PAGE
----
weather icon Clear

‘This destroys business’: Owners lament F1-related road construction

Updated October 26, 2023 - 7:16 pm

Blocked off access to the Jay’s Market and Shell gas station near the Strip at the corner Koval Lane and Flamingo Road makes it appear like a nearly deserted island.

Road construction has been going on for months around the gas station — including a temporary bridge structure over Koval built for special race access when drivers are on the track — for the upcoming Formula One Las Vegas Grand Prix in November. The gas station used to sell up to 4,000 gallons per day, manager Pamela Vassil said. In recent months, it’s never been more than 800 gallons.

The drop in demand forced Vassil to lay off four people on Oct. 19, cut hours for others and reduce the number of people on schedule at a time. All the while, Vassil and some other businesses along the path of construction said they have been left feeling alone with little help from county and race officials.

“It’s causing a huge hardship,” Vassil said.

Months of roadwork

Phased roadwork began in early April for the inaugural Las Vegas Grand Prix, taking place Nov. 16-18. Crews have been paving and installing track lighting, temporary bridges and barriers on the 3.8-mile track in the resort corridor, before the 105,000 fans take in the nightly racing action on the track.

The Clark County Commission is negotiating with Liberty Media, the parent company of F1, over how much the county is responsible for in connection with the roadwork, expected to cost $80 million, if at all. Race officials asked the county to pay $40 million in June.

The interment closures and other disruptions from ongoing work have been frustrating for some businesses along the route.

Stage Door Casino General Manager Randy Markin said the small slots operation and bar with an attached convenience store on the corner of Flamingo Road and Linq Lane has seen declining revenue since construction began.

“This has cost our business over a million dollars in sales over a normal year because nobody can get here,” Markin said. “We don’t have one regular in the bar. No regular will come in and nobody can get to the store.”

Markin said access has been so bad that customers can’t get rideshares to the area because drivers refuse, and the famous Battista’s Hole in the Wall has lost reservations from people canceling over the state of the roads.

He’s further concerned about business during race week. Clark County officials also recently relayed that glass bottles cannot be sold during the three-day race period because of an events ordinance — consistent with holiday events like New Year’s Eve. Markin said even the increased foot traffic expected from race visitors won’t be enough.

“Foot traffic would be nice, except we’re not going to make up over a million dollars and we can’t sell any product,” Markin said.

Still, other businesses have noticed an increase in foot traffic since construction began around the Strip. Road construction — as well as the development of $50 million standalone nightlife spot Bottled Blonde at the corner of Flamingo and Las Vegas Boulevard — has forced foot traffic further into the Grand Bazaar Shops. More people stop by the Puff Vegas Smoke and Vape Shop in the plaza, clerk Metin Kahraman said.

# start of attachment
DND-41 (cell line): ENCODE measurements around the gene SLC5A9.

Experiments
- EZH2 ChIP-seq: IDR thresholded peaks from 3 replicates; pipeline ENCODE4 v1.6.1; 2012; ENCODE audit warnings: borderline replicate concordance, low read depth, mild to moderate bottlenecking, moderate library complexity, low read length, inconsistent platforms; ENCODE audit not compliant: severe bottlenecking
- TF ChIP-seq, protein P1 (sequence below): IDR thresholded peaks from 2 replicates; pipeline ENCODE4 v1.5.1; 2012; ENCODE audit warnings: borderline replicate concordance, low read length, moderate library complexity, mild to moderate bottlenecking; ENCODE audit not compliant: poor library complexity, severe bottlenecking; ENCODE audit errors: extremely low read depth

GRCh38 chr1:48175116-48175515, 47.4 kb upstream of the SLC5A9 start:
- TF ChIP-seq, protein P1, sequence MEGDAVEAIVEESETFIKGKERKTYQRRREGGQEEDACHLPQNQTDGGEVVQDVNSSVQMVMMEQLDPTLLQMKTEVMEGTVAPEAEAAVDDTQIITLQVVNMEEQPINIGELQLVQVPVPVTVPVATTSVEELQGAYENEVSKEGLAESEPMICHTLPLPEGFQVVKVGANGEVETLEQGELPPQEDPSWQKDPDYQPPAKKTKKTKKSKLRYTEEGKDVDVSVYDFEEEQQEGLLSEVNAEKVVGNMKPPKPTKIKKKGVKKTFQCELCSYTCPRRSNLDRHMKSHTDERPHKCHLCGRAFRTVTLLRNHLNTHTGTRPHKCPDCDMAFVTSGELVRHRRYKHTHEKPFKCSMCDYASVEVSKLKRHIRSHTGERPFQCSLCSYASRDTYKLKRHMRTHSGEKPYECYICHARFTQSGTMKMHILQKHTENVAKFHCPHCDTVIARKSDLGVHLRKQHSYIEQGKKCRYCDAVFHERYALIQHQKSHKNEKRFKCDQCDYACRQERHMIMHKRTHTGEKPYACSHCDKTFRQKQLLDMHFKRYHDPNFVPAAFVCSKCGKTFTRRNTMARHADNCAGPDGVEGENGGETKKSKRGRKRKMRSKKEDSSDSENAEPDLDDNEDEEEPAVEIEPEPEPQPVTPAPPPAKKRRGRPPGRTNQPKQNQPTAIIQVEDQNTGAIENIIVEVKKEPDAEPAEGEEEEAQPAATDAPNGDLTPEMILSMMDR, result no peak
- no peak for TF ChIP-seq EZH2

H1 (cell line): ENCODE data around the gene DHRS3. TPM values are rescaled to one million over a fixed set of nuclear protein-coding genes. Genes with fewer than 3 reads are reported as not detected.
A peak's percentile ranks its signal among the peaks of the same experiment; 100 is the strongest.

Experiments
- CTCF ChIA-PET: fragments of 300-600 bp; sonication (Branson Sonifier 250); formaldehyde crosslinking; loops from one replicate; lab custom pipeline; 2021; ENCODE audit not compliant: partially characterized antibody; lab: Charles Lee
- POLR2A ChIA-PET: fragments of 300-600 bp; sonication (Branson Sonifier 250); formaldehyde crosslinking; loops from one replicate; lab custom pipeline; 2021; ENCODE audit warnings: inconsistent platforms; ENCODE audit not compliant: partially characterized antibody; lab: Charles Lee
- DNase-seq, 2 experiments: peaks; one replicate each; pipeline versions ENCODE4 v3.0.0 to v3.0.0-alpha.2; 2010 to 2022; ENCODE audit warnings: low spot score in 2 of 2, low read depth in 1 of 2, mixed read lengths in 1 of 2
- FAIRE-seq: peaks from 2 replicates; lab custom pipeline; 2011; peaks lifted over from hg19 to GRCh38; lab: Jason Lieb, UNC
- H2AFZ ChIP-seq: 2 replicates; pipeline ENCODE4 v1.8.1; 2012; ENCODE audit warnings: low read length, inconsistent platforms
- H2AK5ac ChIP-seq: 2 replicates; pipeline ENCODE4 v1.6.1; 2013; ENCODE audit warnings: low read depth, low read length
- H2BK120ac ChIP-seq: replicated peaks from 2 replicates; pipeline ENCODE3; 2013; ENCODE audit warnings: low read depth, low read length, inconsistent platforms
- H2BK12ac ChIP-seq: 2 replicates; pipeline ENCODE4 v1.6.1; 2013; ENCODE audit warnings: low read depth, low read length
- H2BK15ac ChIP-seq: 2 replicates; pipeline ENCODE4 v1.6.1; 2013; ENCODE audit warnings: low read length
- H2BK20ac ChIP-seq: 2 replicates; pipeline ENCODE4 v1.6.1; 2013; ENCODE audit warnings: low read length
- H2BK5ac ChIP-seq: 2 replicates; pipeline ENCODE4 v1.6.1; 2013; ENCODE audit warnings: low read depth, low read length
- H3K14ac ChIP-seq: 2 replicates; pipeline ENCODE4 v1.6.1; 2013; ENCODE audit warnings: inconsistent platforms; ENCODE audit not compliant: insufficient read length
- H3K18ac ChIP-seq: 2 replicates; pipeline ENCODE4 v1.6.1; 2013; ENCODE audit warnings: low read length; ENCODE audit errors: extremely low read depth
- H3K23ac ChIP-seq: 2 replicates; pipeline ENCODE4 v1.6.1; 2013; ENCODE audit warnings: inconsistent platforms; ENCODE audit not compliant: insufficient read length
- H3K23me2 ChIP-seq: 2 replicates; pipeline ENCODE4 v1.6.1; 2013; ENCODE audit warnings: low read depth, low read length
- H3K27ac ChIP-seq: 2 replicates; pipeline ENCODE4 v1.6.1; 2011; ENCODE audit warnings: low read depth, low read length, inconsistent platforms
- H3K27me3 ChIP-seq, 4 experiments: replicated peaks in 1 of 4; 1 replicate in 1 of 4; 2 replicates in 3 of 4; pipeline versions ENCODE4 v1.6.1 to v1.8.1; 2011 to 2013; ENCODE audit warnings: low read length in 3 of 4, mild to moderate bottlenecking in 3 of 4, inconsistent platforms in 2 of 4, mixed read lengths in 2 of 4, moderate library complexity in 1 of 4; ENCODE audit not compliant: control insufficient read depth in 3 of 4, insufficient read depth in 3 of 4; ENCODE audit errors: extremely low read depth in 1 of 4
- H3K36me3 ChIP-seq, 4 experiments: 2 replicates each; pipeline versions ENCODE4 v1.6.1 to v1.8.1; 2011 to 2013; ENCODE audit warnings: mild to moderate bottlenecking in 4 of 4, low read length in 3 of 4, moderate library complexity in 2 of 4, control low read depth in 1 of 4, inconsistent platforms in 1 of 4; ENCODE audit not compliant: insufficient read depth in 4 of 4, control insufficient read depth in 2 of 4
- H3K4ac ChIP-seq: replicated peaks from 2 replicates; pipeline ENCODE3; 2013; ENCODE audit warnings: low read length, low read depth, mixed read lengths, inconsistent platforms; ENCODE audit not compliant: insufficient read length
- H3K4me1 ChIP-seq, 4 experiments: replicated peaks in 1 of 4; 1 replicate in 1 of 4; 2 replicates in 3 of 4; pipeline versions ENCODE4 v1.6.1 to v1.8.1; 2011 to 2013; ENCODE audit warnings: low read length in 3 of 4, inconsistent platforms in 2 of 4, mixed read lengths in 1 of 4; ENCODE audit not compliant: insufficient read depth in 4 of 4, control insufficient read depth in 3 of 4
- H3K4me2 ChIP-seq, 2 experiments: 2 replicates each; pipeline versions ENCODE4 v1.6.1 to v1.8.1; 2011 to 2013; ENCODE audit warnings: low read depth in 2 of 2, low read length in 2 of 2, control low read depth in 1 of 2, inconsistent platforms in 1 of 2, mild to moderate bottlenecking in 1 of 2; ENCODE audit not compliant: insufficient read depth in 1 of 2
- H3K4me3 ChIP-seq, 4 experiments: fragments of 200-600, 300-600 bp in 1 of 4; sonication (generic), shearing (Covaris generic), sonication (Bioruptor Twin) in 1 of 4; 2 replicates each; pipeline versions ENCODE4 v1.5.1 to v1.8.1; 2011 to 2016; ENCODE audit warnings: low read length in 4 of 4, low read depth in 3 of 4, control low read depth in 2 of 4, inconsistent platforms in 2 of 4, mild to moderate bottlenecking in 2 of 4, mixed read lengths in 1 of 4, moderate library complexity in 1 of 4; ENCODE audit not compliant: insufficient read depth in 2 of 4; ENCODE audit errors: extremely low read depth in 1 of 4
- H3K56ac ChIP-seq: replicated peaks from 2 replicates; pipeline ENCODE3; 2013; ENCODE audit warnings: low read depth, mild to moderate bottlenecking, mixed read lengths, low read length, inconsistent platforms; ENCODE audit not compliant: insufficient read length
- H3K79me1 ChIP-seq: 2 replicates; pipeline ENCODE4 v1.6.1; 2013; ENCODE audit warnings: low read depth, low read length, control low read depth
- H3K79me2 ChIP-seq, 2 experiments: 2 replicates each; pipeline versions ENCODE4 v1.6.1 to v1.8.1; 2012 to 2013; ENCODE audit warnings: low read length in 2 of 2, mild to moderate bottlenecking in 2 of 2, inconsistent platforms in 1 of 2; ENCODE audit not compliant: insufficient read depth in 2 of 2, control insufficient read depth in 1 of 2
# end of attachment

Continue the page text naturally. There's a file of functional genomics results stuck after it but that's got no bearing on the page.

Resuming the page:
He said customers have come into the store because they’re turned around and can’t reach the location they originally targeted.

“I don’t want to walk over there if I’m a tourist,” Kahraman said. “That’s why I find something else because I don’t want to go to the shopping mall.”

‘Taken over town’

Clark County maintains that businesses were alerted of the impacts through public meetings and “regular contact with local business owners and residential units who were going to be impacted” by roadwork. They’ve used signs to make clear that business access is still open during construction.

“As these individuals have reached out to the county, Clark County has directed Las Vegas Grand Prix representatives to reach back out to those affected business owners to further address any concerns they may have,” the county said in a statement. “Clark County Public Works continues to work with the Las Vegas Grand Prix to identify additional options to help ensure business access is not interrupted during these times as well.”

Vassil said her employer has contacted the county commission about his concerns and inquired about possible compensation but didn’t hear back.

“I think the bottom line is they have no consideration for any of the businesses that are being affected,” she said.

Markin said he hasn’t heard from anyone involved but doesn’t know what could help his business this far along in the construction. He’s concerned that annual disruptions, if the race continues on the 10-year contract, could force the Stage Door to close, though officials have argued construction will be most disruptive this year because it’s unprecedented.

“I don’t know what they could do,” Markin said. “I don’t know how the town let all this happen. I mean, they’ve (Formula One) really taken over the town. I think it’s exciting and I’m a businessman so I’m expecting to take a hit because it’s better for the city. Sometimes businesses have to do that. But this destroys business.”

McKenna Ross is a corps member with Report for America, a national service program that places journalists into local newsrooms. Contact her at mross@reviewjournal.com. Follow @mckenna_ross_ on X.

Don't miss the big stories. Like us on Facebook.